It’s a scene both mesmerising and otherworldly. On a summer’s evening, six slender boats glide down the river, each lit by the glow of flames from the kagari-bi, or fire fishing lanterns that swing back and forth over the water. These throw shadows across the three crew members that man each vessel: two oarsmen and, at the helm, the usho — the cormorant fishing master.
Grasping the leads of 10 to 12 Japanese cormorants, the usho weaves and guides the ropes between his fingers as the birds eagerly dive into the water, hunting for ayu, or sweetfish. Each bird has a snare around its neck to prevent it from swallowing its catch. Once it surfaces, the usho will reel it in, emptying the fish from its throat into a basket, before releasing the bird for the process to repeat. Towards the end of the fishing evening, the fishermen coordinate and their six boats fan out in an arrow shape to sweep the river for remaining ayu shoals, winding up the waterborne spectacle. Then, the catch is counted, and the cormorants are rewarded for their efforts with dinner, and go back to rest until their next nighttime excursion. The usho are said to have a strong bond with the birds, which they care for year-round.
The setting is the Nagara River which runs through Gifu City, where ukai — or cormorant fishing — is a star attraction. The practice has more than 1,300 years of history and is a testament to how intertwined the livelihoods of the local people are with the river ecosystem.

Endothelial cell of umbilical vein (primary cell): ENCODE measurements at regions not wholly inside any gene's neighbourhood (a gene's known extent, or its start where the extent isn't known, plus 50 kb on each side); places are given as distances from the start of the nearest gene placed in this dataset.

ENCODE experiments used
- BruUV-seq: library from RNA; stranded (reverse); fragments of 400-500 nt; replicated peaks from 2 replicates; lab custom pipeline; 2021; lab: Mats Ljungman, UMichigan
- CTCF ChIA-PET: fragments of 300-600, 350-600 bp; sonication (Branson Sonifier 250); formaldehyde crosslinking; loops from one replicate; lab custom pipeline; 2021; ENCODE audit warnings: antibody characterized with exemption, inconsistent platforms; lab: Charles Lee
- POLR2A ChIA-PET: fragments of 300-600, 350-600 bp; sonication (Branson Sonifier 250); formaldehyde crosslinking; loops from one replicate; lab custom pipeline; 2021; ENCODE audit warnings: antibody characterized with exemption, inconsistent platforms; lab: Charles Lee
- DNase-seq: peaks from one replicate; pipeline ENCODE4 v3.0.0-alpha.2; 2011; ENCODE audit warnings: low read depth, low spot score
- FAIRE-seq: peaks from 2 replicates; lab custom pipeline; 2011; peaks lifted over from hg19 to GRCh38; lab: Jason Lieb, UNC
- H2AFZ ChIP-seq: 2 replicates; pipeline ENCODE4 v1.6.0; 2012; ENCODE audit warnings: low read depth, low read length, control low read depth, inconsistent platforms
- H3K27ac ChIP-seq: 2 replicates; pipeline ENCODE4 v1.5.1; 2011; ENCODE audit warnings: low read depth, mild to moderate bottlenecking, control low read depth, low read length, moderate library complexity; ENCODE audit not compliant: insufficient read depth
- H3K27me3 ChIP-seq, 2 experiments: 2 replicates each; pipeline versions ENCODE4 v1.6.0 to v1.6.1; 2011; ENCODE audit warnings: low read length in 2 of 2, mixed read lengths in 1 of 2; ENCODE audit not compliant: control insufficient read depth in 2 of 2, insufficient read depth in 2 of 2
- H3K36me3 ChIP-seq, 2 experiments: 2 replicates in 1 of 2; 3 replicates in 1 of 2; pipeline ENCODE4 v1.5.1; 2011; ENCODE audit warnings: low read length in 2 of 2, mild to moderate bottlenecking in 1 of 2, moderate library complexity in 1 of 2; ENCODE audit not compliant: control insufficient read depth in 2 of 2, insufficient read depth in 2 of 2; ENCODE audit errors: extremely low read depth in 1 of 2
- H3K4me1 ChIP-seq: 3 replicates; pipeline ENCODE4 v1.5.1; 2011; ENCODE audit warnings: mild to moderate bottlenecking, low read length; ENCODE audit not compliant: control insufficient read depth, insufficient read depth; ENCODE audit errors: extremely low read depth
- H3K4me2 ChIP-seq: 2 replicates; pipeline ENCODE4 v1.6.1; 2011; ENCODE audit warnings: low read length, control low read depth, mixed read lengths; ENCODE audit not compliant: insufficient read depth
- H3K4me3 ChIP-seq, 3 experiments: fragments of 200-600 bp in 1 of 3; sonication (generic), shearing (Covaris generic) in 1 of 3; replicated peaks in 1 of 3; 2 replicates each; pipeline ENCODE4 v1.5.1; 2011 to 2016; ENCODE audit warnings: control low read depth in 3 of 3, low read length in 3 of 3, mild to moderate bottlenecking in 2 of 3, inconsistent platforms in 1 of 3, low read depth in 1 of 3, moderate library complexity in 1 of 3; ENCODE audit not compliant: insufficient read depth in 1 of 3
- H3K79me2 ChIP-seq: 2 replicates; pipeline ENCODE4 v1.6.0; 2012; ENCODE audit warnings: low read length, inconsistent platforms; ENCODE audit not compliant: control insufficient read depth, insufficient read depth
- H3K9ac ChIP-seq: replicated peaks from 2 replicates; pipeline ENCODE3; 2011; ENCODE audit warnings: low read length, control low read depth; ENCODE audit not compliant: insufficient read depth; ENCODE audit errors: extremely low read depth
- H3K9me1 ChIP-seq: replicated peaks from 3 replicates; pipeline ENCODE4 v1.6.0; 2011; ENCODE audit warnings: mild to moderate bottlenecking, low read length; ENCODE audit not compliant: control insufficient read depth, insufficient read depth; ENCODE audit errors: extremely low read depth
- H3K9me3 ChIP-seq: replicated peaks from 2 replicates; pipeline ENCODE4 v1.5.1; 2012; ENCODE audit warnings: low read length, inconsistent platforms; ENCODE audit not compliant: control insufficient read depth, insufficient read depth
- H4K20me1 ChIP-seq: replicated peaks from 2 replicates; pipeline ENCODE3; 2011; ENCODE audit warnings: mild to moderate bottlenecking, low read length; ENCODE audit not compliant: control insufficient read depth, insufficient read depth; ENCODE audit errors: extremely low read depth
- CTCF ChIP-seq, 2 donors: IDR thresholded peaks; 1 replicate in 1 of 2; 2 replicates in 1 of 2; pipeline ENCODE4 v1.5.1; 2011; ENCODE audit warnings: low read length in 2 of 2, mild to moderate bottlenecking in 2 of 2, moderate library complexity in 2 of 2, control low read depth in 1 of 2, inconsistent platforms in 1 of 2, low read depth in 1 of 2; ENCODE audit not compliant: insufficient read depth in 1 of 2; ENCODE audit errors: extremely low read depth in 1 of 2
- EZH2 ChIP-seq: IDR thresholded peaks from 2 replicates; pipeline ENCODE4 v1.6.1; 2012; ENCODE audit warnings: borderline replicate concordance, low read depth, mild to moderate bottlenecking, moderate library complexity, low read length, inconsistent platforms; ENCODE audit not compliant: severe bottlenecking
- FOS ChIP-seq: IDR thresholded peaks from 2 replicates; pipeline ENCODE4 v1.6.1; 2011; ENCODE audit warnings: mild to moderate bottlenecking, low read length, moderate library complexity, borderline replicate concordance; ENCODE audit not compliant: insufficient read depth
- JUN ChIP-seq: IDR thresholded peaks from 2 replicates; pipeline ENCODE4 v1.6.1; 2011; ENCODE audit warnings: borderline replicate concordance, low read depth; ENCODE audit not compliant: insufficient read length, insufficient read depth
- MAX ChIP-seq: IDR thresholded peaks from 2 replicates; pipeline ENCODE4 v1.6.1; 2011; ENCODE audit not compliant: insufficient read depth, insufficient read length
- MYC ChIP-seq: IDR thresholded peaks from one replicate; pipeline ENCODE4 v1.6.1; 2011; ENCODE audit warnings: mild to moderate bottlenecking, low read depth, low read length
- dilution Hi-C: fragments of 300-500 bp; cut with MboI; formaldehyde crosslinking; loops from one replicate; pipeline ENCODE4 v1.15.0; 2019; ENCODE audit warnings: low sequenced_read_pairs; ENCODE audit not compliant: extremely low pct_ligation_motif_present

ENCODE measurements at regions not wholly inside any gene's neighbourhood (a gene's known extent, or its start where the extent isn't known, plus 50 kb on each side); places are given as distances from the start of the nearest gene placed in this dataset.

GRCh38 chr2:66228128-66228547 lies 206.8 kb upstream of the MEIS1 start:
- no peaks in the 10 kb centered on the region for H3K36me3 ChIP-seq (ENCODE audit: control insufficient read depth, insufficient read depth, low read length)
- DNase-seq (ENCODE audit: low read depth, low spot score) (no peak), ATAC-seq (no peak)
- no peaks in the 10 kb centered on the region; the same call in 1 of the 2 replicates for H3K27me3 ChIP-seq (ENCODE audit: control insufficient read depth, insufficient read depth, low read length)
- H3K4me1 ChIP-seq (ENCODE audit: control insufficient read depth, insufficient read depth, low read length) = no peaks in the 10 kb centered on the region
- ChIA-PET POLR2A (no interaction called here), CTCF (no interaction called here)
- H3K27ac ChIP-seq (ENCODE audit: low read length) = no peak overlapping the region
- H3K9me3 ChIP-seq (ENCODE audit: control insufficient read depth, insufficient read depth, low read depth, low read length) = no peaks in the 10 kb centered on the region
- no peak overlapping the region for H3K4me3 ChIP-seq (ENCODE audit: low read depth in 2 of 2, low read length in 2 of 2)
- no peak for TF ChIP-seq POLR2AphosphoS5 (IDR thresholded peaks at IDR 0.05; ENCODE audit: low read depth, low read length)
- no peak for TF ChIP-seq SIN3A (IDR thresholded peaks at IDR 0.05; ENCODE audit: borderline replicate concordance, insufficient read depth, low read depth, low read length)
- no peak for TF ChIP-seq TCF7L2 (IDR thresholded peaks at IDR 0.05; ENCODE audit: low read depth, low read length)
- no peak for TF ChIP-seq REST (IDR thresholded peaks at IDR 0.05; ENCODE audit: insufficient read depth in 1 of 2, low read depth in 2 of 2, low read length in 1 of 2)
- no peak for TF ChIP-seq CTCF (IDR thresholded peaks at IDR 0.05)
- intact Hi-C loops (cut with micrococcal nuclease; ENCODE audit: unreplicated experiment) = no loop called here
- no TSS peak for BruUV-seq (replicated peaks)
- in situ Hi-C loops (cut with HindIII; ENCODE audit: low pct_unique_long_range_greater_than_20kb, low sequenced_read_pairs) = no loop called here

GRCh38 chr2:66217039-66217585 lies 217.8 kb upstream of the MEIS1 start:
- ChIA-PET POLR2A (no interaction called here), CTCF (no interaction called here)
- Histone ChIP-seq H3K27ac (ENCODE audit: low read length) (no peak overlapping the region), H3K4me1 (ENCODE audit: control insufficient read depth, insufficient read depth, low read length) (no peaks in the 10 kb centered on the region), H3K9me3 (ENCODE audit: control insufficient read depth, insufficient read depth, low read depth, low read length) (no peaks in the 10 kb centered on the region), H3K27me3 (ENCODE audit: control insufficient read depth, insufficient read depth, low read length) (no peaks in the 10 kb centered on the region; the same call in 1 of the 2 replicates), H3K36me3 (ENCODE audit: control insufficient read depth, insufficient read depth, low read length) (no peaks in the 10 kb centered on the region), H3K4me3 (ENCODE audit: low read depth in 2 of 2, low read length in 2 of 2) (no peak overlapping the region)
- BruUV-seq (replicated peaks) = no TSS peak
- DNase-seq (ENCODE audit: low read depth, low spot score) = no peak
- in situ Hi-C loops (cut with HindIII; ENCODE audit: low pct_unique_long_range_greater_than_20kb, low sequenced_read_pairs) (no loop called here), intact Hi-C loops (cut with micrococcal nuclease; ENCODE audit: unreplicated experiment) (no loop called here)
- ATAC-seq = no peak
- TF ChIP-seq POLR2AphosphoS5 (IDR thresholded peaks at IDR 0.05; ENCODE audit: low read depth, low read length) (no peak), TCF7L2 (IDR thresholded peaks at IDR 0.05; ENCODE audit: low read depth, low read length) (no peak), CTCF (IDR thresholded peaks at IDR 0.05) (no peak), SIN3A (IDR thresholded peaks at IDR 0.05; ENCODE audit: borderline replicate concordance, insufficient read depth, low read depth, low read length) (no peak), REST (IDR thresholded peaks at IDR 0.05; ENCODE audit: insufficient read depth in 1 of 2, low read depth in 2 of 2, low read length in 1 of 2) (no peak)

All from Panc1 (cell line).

Indeed, the clear water of the Nagara River is what allows the ayu to thrive, and locals have long recognised its importance. Citizen groups actively help with riverbed cleaning activities, ensuring that water can flow swiftly and freely, and a local fishery cooperative is also involved in forestry to control the amount of sediment that flows into the river. This careful management and the preservation of both the local nature and culture have contributed to the Nagara River Basin’s selection as one of Green Destinations' “Top 100 Sustainable Tourist Destinations in the World” last year.
Cormorant fishing is more than just a fishing method; it’s a way of life steeped in tradition. To perform his duties, a fisherman wears a specific costume. A mune-ate (a kind of chest pad) protects his upper body from sparks from the flaming lanterns, and black or navy cloth called a kazaori-eboshi protects his head. Around his waist is a koshi-mino, a straw skirt to keep his body dry and warm, adding to an aesthetic that conjures images of the past.